'Icy hot,' 'deafening silence,' 'only choice,' 'true lies,' 'pretty ugly,' 'jumbo shrimp,' and 'good grief' are all examples of the rhetorical term 'oxymoron' in which two contradictory words appear side by side.
I would add to that one more--'creation science.'
Just outside of Cincinnati is the Creationist Museum, located in Petersburg, Kentucky which is dedicated to the concept of creation science. Here's how they describe their museum:
"Prepare to Believe:
The state-of-the-art 70,000 square foot museum brings the pages of the Bible to life, casting its characters and animals in dynamic form and placing them in familiar settings. Adam and Eve live in the Garden of Eden. Children play and dinosaurs roam near Eden’s Rivers. The serpent coils cunningly in the Tree of the Knowledge of Good and Evil."
This museum, along with its parent organization Answers in Genesis, are dedicated to teaching people the following amazing 'facts':
- The Earth is young, only a few thousand years old
- It was created in six, literal, 24-hour days.
- Humans and dinosaurs co-existed--in fact, located in the museum is a dinosaur replica with a saddle that's just perfect for a photo op.
- The Garden of Eden was a real place.
- Adam and Eve were the first people, and they lived thousands of years ago.
- Before 'original sin' entered the world via Adam and Eve's disobedience, all dinosaurs, even the mighty T Rex, were vegetarians.
- The world quickly became populated via the inbreeding of the offspring of Adam and Eve.
- Some of these people had sex with giant fallen angels and even had offspring!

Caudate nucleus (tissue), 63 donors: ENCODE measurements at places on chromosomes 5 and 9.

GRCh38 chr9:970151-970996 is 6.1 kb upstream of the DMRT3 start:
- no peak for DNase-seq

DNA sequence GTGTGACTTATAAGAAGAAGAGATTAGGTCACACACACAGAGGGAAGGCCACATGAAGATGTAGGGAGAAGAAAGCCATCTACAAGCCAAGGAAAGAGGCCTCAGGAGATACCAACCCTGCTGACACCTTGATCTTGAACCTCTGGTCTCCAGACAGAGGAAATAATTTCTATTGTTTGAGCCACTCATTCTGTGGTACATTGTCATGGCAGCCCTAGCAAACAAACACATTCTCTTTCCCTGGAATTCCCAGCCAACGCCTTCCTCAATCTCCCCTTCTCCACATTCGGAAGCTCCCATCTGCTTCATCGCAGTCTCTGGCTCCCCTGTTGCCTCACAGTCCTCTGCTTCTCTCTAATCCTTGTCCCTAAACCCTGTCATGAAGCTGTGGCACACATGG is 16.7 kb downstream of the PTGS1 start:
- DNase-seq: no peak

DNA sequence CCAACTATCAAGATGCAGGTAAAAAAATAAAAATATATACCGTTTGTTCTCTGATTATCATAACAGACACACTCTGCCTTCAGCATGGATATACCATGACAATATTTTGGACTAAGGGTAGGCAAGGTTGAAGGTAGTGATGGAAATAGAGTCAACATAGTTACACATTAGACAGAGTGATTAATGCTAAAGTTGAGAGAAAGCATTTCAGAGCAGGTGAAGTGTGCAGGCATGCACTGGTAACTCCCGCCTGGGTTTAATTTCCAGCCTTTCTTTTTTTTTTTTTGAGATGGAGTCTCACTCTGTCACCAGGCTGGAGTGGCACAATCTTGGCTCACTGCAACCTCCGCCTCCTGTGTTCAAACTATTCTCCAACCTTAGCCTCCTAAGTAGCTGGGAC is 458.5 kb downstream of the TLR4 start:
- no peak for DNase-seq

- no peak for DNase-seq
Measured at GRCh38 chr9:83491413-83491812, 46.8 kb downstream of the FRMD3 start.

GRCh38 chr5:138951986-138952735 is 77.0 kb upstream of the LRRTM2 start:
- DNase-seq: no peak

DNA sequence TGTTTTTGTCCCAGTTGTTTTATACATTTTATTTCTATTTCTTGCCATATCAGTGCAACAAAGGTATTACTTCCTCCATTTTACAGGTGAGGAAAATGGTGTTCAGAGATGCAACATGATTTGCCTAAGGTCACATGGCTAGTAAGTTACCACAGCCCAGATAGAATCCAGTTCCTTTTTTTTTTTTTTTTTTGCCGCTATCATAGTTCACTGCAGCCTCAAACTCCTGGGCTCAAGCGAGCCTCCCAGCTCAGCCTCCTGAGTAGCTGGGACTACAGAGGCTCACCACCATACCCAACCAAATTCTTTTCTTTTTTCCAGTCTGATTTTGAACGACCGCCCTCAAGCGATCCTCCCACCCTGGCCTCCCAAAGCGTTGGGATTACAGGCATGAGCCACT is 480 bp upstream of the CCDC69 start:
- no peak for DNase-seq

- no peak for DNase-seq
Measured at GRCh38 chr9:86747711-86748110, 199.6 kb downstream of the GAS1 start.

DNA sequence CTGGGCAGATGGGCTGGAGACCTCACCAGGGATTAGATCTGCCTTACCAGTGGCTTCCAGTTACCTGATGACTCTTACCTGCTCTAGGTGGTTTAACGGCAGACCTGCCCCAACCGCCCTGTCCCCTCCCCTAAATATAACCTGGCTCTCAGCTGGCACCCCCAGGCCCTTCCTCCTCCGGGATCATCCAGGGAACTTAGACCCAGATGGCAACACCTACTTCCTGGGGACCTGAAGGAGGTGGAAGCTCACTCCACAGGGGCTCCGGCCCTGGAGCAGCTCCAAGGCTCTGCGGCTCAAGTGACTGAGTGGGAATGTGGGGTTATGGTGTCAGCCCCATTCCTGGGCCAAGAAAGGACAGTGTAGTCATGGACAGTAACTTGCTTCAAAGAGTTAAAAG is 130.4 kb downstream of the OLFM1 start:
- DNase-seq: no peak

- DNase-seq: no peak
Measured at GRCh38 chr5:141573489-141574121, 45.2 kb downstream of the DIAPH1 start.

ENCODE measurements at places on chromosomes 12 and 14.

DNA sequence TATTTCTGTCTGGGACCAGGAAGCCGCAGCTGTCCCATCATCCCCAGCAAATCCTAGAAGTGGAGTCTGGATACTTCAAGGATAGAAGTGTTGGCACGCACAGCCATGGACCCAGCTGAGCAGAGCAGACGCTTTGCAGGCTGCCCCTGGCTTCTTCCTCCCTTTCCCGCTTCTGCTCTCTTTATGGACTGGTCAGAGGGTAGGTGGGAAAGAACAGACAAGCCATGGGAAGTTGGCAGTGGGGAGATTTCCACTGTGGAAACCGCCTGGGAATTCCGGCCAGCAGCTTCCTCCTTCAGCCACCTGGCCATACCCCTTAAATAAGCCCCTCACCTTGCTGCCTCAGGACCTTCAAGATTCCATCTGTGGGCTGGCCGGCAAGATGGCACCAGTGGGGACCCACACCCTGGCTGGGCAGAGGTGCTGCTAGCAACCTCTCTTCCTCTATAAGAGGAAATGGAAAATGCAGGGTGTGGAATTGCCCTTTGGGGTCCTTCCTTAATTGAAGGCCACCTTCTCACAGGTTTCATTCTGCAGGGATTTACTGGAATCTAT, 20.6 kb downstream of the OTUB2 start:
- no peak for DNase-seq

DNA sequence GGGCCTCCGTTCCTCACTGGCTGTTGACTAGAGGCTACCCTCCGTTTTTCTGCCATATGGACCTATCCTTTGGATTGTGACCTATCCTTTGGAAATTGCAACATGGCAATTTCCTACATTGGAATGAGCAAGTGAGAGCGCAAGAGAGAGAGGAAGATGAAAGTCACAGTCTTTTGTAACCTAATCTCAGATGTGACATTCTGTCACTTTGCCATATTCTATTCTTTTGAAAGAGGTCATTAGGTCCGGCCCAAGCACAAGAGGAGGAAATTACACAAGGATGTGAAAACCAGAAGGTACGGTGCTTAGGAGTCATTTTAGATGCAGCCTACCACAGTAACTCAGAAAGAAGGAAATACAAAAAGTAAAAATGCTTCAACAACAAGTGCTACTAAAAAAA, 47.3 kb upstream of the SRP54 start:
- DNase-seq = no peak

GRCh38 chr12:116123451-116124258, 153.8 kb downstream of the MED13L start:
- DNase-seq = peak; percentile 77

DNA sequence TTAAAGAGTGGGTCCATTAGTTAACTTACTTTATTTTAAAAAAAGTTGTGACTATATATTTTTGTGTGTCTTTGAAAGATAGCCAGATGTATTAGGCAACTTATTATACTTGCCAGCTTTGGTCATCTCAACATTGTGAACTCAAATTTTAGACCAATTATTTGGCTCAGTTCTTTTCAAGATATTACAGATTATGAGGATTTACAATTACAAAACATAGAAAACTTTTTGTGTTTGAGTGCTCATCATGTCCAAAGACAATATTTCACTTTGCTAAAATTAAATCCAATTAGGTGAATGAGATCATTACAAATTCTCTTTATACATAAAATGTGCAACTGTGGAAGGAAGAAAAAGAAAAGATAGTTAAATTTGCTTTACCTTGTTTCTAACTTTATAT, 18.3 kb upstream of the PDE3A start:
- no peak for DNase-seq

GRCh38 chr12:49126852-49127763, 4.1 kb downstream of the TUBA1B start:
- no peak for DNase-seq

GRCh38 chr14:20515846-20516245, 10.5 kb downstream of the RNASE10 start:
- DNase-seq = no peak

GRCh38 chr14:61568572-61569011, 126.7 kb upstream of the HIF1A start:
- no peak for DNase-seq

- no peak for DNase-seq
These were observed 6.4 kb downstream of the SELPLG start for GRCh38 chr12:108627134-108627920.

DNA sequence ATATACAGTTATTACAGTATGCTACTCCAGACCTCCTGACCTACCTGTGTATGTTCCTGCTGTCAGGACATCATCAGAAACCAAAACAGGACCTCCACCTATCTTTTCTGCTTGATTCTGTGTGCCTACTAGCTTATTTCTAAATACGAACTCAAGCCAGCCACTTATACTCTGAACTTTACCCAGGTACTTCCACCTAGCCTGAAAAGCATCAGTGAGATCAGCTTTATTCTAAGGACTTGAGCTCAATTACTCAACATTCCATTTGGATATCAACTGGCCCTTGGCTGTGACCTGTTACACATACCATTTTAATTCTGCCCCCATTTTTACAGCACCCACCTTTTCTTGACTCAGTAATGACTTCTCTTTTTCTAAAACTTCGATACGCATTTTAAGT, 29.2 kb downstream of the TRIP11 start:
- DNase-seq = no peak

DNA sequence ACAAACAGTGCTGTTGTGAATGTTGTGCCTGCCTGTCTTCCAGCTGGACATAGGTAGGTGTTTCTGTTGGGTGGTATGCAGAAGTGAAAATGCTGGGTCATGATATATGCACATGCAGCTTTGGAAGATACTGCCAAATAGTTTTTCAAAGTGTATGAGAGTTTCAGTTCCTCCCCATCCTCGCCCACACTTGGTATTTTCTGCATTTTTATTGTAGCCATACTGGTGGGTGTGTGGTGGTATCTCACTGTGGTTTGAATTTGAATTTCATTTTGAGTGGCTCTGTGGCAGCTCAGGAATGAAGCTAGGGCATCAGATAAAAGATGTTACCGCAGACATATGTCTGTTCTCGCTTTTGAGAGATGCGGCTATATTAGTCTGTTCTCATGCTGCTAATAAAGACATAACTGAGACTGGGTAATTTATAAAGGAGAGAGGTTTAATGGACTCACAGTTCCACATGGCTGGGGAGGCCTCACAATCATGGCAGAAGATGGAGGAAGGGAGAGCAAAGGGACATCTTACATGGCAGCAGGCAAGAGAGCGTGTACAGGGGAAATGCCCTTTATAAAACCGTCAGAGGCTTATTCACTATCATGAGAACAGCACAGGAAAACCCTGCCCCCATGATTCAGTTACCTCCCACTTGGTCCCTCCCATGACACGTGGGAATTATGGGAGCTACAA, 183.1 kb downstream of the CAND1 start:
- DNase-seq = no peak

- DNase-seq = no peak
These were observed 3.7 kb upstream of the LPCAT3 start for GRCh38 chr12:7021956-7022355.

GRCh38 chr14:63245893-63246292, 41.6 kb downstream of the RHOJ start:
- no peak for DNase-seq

- A global flood actually happened about 4,500 years ago.
- Noah, already 500 years old, received a message from his deity, and he began to build a giant ark.
- Noah and his family gathered together and brought all of the world's creatures aboard the ark, including kangaroos and marsupials which we now see in Australia, Panda bears who now live in China, Arctic Polar bears and Antarctic penguins, desert camels, Indian and African elephants, slow moving snails, American bison, spiders and insects including unique species from the rain forests of South America and Africa, huge birds like ostriches and emus as well as little bitty ones like hummingbirds and finches, big rhinos and hippos and giraffes as well as teeny microscopic life forms, ugly little parasites and big beautiful jungle cats, exotic rain forest plants and trees and giant redwoods, and even dinosaurs...yes, dinosaurs.
- So, over 1 million types of invertebrates, 70 thousand types of fungi, 60 thousand types of vertebrates, and almost 300 thousand types of plants were brought on board before the door was closed and the rains began.
- The rain lasted over 150 days, and covered the entire earth for a depth of 5 miles, so even Mt Everest was covered.
- They believe that they can explain where all that water came from before the flood and where all that water went after the waters subsided.